A good example of the basics of economic bubbles and the psychology behind them was one of the first modern bubbles, the Tulip bubble (Tulip Mania).
Leading up to the tulip bubble, the prices of tulip futures steadily rose creating a booming tulip market in the 1630’s. This was only 30 years after the first public stocks were issued by the V.O.C. At the height of the bubble, long after the prices had been spurred on by a speculative demand to exceeded reasonable margins, the tulip futures marketplace of the Netherlands found itself filled with sellers but lacking buyers.
Consequently, the price of tulip futures fell by roughly 1,000% within a month as demand plummeted and a panic and sell-off ensued. The crisis was just as much about the mania turning into fear and depression as it was about an over-inflated tulip bulb market (although other factors like a resurgence of the Plague did not help the downturn).
This story is just one of many historic bubbles caused by speculation, debt, euphoria, and a range of psychological and physical factors including the bubble that caused the 2007-2008 financial crisis.
Now that we have the basics of Minsky and bubbles down, lets talk about this all again in terms of Minsky Cycles and Minsky Moments.
What causes economic bubbles? – Prateek Singh.
A Summary of Minsky Cycles and Minsky Moments in Relation to the 2007 Financial Crisis
Now, lets look at bubbles and Minsky in relation to a more recent mania, the events leading up to the 2007 Financial Crisis.
The 2007 Crisis started like any other one.
What started out as “risky bets”, turned to pure speculation, as growth in the housing market and profits from related securities products boomed. As prices rose, it created an irrational exuberance and more and more investors turned to speculation. Then, at the height of the Mania which followed the period of stability, when the risky bets seemed even more attractive than safer bets, it eventually became little more than a Ponzi scheme based on mortgage-based securities (MBS) backed by sub-prime loans.
In this manic environment, people used riskier and risker forms of credit from lenders to make high-risk loans, only to acquire more and more debt and debt-based assets at a highly inflated prices.
Then it all came crashing down.
When a house was bought on a NINA loan in 2006 and, interest aside, the value of the asset quickly fell below money owed on the principal itself, the loan often went into default. When the loan went into default, the value of securities fell. Those who had speculated on credit could no longer make good on debt, and the lending industry froze up. In words, once people and financial institutions realize that they are holding “the hot potato,” they had “a Minsky moment” (AKA “they panicked”).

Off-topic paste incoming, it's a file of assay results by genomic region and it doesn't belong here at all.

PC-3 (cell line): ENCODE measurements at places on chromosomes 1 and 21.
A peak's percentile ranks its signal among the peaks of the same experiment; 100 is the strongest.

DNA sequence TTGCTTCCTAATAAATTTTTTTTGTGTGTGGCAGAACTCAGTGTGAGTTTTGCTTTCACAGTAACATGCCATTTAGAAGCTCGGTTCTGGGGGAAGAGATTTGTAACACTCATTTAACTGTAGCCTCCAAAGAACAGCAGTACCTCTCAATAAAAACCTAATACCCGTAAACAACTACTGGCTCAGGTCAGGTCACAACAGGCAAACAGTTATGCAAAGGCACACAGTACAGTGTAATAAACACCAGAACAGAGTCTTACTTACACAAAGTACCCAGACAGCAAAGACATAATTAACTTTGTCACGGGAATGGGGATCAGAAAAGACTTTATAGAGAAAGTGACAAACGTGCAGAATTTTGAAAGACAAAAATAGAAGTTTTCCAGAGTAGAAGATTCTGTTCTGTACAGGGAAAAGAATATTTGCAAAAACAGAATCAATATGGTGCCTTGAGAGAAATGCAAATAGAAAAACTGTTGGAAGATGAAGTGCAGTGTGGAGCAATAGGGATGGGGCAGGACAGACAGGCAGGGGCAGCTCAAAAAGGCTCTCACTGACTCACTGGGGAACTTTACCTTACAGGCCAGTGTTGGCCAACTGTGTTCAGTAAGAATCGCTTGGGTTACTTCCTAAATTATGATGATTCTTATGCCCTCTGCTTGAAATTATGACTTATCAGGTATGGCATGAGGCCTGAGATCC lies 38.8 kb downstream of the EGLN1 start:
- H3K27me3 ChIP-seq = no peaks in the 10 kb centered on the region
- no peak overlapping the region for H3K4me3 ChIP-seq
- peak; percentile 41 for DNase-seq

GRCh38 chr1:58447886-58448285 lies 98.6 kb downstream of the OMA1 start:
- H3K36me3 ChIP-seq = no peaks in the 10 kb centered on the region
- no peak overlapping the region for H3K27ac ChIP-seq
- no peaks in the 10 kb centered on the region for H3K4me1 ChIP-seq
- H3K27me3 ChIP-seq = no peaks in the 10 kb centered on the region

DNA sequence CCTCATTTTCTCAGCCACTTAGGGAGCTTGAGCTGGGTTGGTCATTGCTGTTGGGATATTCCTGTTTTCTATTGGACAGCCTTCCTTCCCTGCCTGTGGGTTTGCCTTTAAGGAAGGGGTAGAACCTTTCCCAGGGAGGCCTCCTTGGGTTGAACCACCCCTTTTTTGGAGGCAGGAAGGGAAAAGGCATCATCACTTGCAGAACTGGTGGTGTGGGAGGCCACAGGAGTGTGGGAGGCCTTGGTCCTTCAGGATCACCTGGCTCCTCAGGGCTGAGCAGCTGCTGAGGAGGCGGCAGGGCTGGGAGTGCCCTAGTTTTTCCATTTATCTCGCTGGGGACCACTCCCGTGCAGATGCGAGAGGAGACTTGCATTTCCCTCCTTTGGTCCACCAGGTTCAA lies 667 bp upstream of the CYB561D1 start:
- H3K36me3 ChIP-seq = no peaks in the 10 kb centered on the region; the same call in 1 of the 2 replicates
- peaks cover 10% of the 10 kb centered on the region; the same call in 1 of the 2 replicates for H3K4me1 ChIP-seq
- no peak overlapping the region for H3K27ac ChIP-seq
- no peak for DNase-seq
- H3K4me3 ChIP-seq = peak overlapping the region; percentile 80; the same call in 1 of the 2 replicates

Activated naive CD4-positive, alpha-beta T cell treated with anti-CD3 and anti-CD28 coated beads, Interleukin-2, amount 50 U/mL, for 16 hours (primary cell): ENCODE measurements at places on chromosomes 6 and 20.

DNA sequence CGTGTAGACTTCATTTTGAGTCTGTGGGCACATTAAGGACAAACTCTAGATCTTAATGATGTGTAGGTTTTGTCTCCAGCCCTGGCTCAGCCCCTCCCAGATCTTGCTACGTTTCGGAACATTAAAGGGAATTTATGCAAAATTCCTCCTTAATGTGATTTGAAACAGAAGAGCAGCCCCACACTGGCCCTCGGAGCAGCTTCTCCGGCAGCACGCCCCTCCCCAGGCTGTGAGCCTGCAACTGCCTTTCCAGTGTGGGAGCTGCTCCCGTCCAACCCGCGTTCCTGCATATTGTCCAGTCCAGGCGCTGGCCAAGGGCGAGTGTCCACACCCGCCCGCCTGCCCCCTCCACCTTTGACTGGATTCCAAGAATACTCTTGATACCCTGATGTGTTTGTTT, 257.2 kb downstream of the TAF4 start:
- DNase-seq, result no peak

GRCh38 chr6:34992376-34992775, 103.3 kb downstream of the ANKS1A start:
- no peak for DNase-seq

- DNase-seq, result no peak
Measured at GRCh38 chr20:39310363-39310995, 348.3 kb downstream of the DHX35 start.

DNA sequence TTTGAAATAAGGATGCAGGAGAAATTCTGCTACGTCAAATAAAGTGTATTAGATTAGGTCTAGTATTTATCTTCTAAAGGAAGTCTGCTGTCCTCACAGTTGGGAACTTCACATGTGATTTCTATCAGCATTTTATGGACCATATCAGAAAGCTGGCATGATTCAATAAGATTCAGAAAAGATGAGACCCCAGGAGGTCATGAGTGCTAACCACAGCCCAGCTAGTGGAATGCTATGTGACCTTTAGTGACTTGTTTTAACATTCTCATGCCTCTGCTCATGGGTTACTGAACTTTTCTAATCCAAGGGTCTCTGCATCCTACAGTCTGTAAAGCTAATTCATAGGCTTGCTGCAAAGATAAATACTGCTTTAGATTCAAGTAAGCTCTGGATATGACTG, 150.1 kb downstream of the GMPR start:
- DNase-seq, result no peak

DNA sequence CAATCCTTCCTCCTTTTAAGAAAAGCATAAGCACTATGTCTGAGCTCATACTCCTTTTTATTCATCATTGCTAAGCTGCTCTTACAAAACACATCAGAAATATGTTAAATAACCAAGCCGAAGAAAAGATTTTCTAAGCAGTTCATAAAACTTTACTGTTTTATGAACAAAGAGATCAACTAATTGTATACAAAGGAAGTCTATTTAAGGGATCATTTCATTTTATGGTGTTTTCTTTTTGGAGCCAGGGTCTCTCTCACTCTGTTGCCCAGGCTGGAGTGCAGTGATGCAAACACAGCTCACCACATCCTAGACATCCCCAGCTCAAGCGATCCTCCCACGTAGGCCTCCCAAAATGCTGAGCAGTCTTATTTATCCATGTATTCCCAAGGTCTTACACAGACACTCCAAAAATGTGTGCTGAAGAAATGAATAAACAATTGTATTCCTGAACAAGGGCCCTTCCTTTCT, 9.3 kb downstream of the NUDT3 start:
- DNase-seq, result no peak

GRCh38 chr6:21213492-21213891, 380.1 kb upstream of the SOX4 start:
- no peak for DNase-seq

Prior to the onset of the financial crisis, lenders extended large amounts of credit with the idea that the loans would be repaid and markets would keep rising. When they realized the boom was over, they did an 180-degree turn and stopping lending. Lenders began calling in debts. In 2007, for instance, banks stopped lending to each other and all started calling in debts when they realized they had chopped up the hot potato into tranche products and spread them throughout the market.
When the good times are good, and things are steady, it is not human nature to think, “what if the times aren’t always good?” Considering humans are the agents or players in any given market, be they bankers, holders of 401ks, shoppers, employees, or employers, markets are forever bound to be impacted by individaul and group psychology.
What is a “Minsky moment”? A Minsky moment is a sudden major collapse of asset values that occur after long periods of prosperity increase the value of investments. It leads to growing speculation using borrowed money.
TIP: The above is true for any socioeconomic system, not just for money markets. It can be said to be true for any system where the agents are people, and thus group and individual psychology are in play. There are different types of capital, value, and markets and each has psychological elements which can become even more important than the underlying assets being traded in these markets. As you can see from the videos on this page, inflation, depression, bubbles, deflation, recession, etc. are as much about psychology as they are about debt, credit, speculation, or, as noted, even the underlying assets (although to be clear, in 2007, the underlying assets were “not great”).
Recession, Hyperinflation, and Stagflation: Crash Course Econ #13.
The Economic Consequences of Sobering Up: Instability and Fragility
All physical factors aside, it wouldn’t be so bad if habits and psychology didn’t change when the panic set in. At the start of the Great Depression, many people made a run on the banks and changed their habits overnight. Sudden changes in action and attitude led to disaster for many.
Once people realize they are in a financial crisis, instead of remaining calm, they tend to make a run on the markets and suddenly freeze up. They become unwilling to take even moderate risks, and thus unwilling to participate in the economy and affect the velocity of money. Thus, it is largely the psychological factors that are a response to the bubble which causes the recession or depression after the bubble has popped as prices deflate, debts become due, payments default, and there is a downturn.